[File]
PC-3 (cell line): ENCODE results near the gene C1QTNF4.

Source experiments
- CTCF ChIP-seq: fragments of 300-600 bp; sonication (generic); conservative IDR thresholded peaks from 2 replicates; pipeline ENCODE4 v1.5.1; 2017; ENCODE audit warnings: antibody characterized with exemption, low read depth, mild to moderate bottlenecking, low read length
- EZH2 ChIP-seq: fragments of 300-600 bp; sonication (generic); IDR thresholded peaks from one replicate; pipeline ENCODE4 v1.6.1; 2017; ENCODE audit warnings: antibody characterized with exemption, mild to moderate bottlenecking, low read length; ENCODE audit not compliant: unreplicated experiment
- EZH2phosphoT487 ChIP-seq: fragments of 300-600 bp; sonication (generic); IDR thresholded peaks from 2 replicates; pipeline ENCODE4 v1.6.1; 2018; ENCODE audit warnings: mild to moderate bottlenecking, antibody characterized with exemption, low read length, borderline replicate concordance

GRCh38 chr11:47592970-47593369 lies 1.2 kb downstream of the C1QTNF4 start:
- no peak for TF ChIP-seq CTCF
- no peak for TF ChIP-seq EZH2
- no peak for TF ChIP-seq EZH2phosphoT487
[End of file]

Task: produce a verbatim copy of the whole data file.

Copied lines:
PC-3 (cell line): ENCODE results near the gene C1QTNF4.

Source experiments
- CTCF ChIP-seq: fragments of 300-600 bp; sonication (generic); conservative IDR thresholded peaks from 2 replicates; pipeline ENCODE4 v1.5.1; 2017; ENCODE audit warnings: antibody characterized with exemption, low read depth, mild to moderate bottlenecking, low read length
- EZH2 ChIP-seq: fragments of 300-600 bp; sonication (generic); IDR thresholded peaks from one replicate; pipeline ENCODE4 v1.6.1; 2017; ENCODE audit warnings: antibody characterized with exemption, mild to moderate bottlenecking, low read length; ENCODE audit not compliant: unreplicated experiment
- EZH2phosphoT487 ChIP-seq: fragments of 300-600 bp; sonication (generic); IDR thresholded peaks from 2 replicates; pipeline ENCODE4 v1.6.1; 2018; ENCODE audit warnings: mild to moderate bottlenecking, antibody characterized with exemption, low read length, borderline replicate concordance

GRCh38 chr11:47592970-47593369 lies 1.2 kb downstream of the C1QTNF4 start:
- no peak for TF ChIP-seq CTCF
- no peak for TF ChIP-seq EZH2
- no peak for TF ChIP-seq EZH2phosphoT487